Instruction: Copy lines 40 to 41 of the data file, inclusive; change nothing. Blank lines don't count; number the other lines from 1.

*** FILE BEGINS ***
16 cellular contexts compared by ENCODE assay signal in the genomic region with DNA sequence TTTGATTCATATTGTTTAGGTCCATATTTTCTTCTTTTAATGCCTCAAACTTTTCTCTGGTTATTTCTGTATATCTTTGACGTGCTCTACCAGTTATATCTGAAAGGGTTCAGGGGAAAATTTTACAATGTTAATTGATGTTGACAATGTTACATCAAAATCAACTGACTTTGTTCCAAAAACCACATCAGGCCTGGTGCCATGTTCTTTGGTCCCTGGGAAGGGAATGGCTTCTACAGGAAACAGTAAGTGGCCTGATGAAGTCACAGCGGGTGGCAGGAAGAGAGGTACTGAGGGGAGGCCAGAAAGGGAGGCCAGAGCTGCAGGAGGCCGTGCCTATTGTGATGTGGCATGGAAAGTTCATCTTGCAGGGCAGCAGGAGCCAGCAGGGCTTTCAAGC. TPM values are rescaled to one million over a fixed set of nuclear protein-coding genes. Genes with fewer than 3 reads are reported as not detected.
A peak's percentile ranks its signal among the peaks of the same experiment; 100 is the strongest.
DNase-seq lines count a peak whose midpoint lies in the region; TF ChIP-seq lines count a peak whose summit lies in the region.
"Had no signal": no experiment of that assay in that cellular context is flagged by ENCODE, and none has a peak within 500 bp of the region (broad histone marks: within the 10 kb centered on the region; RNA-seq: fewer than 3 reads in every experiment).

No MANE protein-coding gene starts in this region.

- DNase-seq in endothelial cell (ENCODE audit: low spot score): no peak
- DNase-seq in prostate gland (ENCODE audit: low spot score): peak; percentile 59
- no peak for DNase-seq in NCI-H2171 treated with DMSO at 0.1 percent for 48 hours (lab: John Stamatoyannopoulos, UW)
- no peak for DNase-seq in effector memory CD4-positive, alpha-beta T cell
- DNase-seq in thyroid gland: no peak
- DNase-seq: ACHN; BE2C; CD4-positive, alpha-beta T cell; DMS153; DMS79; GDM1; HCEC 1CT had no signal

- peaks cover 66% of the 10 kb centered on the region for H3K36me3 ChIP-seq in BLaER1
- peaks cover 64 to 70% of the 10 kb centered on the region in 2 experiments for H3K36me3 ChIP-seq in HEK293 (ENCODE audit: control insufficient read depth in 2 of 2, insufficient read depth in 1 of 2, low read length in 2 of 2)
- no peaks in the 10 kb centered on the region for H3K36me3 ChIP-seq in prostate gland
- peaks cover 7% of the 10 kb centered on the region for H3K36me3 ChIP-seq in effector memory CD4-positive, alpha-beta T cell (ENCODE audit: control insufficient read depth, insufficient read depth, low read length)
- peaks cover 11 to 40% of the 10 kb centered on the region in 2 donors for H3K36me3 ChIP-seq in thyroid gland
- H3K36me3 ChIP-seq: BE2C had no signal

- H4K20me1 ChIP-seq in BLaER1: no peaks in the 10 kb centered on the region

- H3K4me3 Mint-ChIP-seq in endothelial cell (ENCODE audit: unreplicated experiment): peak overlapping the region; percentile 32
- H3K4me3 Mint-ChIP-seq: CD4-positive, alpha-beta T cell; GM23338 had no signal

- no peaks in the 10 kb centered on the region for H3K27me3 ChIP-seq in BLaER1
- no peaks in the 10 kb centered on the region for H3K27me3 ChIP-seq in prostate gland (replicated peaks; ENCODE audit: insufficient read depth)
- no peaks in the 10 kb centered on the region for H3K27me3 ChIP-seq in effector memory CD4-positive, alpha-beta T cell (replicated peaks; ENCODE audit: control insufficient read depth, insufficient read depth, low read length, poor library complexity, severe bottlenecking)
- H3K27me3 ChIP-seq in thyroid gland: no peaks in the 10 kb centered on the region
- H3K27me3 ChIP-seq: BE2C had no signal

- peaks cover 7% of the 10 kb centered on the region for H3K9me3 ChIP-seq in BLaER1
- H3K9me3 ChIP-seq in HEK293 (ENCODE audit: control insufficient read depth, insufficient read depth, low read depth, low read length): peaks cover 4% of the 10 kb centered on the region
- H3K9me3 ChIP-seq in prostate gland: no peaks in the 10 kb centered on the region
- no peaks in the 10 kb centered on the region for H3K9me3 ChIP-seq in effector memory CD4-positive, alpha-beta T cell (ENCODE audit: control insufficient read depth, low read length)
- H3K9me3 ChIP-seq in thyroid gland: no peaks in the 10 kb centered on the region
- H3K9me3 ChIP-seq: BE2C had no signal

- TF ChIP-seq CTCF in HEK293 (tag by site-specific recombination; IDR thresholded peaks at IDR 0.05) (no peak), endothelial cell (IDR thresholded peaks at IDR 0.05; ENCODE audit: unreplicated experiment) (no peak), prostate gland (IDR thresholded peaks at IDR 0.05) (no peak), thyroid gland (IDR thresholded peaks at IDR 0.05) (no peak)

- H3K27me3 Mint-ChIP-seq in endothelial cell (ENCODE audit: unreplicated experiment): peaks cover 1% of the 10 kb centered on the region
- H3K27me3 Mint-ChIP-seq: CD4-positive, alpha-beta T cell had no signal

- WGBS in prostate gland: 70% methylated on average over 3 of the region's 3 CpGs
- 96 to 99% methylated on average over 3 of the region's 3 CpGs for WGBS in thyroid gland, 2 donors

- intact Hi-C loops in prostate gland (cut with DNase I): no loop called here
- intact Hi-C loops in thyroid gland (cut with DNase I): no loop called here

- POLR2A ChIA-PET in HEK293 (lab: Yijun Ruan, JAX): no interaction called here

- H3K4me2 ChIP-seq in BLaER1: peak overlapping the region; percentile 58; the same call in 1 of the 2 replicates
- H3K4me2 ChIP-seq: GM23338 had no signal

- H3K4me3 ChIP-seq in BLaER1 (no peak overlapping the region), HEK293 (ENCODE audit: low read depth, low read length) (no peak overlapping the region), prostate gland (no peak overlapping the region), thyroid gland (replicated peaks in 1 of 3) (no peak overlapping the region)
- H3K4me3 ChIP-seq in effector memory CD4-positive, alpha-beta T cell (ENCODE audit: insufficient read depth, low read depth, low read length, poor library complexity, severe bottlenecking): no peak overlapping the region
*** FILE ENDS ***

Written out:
- H3K4me2 ChIP-seq in BLaER1: peak overlapping the region; percentile 58; the same call in 1 of the 2 replicates
- H3K4me2 ChIP-seq: GM23338 had no signal